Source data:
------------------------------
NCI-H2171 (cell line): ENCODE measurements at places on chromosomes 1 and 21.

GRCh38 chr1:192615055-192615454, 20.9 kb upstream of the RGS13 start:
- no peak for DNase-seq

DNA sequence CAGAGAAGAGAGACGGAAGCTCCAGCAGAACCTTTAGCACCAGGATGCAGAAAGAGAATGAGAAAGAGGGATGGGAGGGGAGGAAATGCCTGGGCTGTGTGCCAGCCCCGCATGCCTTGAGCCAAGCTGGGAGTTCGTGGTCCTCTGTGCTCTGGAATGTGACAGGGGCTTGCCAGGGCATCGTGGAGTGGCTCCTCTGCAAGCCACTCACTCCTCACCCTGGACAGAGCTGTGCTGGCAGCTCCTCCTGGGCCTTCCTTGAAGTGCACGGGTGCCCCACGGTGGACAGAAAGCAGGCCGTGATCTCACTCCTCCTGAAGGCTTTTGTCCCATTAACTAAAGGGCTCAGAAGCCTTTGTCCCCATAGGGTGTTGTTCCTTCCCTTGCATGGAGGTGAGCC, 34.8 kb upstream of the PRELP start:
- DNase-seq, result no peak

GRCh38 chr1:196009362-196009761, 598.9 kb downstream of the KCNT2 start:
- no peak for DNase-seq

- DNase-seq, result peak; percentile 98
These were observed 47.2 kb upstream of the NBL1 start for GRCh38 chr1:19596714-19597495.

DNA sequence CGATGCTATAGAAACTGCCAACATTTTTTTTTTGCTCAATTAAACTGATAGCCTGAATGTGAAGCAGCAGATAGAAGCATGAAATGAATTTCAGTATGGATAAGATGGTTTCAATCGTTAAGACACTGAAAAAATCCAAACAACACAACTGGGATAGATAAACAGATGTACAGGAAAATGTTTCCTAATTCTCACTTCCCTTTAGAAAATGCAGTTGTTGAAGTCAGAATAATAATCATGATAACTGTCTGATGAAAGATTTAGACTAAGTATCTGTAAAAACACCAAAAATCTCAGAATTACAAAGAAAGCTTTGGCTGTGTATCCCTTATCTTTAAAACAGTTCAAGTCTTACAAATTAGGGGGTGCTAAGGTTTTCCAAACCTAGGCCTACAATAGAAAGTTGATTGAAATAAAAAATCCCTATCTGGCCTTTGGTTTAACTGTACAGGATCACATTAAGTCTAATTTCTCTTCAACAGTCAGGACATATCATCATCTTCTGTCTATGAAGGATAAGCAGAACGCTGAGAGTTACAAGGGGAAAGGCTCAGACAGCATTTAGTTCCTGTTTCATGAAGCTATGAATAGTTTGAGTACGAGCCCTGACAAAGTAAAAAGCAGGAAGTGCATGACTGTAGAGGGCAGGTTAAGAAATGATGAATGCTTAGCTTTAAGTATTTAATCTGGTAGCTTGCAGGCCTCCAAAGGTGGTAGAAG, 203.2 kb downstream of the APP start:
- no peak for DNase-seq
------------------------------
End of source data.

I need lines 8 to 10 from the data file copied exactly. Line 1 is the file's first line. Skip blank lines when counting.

- DNase-seq, result peak; percentile 98
These were observed 47.2 kb upstream of the NBL1 start for GRCh38 chr1:19596714-19597495.

DNA sequence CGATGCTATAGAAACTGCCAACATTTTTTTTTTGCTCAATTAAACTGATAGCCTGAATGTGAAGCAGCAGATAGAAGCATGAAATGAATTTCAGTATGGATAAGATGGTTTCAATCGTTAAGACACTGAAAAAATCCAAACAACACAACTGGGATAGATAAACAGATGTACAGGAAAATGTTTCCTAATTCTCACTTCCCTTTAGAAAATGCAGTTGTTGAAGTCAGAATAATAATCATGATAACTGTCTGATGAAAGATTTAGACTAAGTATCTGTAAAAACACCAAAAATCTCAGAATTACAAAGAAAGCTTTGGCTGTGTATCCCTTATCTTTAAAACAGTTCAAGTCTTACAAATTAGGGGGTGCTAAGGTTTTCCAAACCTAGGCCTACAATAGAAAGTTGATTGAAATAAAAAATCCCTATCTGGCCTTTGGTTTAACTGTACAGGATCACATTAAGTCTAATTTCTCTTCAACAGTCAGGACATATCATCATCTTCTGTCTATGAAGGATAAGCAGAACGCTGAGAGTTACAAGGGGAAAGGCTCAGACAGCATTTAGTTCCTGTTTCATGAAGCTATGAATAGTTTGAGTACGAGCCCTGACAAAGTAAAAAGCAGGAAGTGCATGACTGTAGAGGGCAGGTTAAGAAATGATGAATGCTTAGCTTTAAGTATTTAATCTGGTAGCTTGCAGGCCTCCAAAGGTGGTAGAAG, 203.2 kb downstream of the APP start: